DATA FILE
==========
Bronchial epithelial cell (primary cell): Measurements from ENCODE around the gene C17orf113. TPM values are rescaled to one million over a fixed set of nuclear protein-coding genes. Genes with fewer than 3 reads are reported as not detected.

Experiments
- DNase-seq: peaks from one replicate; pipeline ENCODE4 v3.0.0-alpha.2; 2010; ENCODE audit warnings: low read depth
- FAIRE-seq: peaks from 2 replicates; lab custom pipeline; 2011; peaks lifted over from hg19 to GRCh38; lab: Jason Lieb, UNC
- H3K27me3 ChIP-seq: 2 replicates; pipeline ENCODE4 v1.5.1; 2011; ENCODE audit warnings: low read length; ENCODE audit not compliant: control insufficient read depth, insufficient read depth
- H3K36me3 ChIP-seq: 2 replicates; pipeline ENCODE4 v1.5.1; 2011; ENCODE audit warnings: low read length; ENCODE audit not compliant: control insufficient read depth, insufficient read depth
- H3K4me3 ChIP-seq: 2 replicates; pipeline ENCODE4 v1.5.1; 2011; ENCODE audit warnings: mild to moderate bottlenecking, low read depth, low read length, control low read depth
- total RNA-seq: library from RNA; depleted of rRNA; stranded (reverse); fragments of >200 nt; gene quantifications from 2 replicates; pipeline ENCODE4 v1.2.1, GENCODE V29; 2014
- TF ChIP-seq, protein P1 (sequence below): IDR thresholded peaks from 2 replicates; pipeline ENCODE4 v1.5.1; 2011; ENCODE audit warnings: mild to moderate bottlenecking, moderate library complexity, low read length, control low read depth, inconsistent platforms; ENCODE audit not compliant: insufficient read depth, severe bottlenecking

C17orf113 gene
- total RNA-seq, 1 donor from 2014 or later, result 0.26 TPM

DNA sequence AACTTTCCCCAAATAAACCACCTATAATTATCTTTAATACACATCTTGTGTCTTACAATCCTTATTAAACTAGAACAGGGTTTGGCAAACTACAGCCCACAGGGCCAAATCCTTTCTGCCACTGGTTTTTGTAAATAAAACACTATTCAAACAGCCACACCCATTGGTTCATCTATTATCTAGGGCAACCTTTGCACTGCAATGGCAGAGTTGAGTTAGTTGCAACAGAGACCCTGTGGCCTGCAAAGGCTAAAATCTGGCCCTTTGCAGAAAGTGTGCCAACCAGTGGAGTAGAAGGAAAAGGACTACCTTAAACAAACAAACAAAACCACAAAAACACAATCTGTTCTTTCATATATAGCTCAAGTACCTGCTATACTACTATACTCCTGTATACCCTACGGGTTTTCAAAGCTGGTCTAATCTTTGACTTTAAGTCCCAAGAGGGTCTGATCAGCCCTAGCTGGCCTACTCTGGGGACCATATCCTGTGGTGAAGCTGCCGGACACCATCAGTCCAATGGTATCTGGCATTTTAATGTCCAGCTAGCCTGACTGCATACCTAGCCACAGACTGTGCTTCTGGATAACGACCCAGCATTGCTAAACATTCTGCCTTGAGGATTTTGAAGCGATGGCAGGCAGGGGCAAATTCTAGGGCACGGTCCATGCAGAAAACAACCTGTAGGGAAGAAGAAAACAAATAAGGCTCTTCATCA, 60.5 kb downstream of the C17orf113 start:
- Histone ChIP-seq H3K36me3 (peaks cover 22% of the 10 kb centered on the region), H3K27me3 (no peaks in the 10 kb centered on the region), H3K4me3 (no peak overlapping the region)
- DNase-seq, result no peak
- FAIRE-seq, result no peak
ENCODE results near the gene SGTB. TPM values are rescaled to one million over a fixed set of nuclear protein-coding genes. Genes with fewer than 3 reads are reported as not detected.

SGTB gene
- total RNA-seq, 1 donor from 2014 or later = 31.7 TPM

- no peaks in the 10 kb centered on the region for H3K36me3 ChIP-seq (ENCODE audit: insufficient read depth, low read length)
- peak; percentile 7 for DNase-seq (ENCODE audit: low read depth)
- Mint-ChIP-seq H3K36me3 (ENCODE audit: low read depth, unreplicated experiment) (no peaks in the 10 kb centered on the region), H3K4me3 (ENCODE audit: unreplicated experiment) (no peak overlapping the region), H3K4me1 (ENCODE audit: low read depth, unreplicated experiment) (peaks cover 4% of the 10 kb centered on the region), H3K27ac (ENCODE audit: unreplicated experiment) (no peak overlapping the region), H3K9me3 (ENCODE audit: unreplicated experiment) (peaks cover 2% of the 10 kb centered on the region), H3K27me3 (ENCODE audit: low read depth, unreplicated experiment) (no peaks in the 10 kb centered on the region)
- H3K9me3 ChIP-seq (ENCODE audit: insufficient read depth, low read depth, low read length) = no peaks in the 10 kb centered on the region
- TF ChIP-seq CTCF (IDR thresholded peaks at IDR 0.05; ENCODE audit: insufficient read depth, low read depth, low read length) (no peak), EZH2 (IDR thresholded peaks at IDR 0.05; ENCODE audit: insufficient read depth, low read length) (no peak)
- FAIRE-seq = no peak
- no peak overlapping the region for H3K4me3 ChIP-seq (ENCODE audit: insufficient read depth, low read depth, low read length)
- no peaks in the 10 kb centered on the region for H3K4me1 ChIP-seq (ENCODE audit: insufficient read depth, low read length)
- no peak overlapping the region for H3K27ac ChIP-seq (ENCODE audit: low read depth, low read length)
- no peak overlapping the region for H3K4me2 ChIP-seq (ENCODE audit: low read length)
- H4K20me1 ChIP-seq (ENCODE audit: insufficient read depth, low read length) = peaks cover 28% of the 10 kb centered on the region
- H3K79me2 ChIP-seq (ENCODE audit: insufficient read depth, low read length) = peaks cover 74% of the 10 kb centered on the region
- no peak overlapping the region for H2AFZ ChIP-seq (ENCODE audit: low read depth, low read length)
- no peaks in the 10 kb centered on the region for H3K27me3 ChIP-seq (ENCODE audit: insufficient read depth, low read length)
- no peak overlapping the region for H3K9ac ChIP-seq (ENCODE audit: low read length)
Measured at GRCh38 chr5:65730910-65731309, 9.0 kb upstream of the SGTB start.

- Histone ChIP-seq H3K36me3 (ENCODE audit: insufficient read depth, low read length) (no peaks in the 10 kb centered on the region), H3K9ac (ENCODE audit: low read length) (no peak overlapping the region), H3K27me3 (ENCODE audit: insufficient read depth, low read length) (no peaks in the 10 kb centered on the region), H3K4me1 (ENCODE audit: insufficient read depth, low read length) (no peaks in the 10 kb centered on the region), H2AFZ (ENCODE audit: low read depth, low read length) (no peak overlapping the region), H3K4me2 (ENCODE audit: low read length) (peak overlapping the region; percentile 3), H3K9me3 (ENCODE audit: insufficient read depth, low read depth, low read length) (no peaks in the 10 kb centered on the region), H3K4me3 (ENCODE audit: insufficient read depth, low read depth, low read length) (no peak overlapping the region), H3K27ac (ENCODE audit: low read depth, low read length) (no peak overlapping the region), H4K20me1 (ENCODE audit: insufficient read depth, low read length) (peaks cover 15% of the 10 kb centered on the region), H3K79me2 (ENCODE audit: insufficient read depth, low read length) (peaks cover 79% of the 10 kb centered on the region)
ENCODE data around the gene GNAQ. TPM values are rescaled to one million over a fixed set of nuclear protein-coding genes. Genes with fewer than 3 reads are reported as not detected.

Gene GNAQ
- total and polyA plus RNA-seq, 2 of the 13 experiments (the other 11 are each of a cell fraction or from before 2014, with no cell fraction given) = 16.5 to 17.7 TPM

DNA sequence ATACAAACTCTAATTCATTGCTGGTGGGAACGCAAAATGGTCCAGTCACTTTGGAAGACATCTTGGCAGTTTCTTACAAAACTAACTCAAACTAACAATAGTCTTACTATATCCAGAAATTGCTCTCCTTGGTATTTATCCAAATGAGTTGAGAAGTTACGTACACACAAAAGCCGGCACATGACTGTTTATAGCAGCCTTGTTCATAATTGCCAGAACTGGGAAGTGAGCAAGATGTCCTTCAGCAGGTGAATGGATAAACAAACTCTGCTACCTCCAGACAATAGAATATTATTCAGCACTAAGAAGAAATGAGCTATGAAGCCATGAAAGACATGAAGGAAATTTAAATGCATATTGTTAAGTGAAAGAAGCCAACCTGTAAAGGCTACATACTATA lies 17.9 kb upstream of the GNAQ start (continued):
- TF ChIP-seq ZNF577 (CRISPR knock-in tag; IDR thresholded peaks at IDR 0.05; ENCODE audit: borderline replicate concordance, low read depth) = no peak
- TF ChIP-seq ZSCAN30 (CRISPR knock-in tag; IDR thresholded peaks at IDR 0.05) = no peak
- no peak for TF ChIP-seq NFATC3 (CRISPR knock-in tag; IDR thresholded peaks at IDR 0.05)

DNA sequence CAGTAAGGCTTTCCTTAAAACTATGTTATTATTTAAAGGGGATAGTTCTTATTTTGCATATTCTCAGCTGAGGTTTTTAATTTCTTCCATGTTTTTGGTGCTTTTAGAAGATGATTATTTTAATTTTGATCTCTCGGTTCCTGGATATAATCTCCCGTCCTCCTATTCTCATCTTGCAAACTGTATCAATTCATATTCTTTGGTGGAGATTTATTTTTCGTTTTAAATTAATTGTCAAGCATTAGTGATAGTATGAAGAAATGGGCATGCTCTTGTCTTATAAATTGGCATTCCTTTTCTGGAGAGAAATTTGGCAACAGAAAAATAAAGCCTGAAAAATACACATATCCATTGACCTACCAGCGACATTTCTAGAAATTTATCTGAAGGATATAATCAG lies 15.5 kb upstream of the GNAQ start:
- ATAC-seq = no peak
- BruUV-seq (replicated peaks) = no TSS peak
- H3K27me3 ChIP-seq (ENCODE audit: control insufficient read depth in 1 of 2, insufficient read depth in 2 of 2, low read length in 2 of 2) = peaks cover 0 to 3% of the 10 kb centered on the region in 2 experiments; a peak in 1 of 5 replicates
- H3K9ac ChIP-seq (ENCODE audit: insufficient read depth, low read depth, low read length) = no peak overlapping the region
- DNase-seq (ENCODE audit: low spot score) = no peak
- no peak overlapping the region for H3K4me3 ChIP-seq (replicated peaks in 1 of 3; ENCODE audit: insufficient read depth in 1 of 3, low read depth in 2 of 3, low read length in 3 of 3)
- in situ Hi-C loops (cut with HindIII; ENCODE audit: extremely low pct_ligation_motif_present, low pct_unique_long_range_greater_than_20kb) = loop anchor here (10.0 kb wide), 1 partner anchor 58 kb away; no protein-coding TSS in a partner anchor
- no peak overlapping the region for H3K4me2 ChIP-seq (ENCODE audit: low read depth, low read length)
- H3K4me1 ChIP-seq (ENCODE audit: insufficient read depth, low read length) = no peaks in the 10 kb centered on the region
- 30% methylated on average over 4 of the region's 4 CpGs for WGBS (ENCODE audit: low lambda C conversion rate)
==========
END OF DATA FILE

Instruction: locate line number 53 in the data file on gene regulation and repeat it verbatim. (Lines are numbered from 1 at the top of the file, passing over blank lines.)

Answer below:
- 30% methylated on average over 4 of the region's 4 CpGs for WGBS (ENCODE audit: low lambda C conversion rate)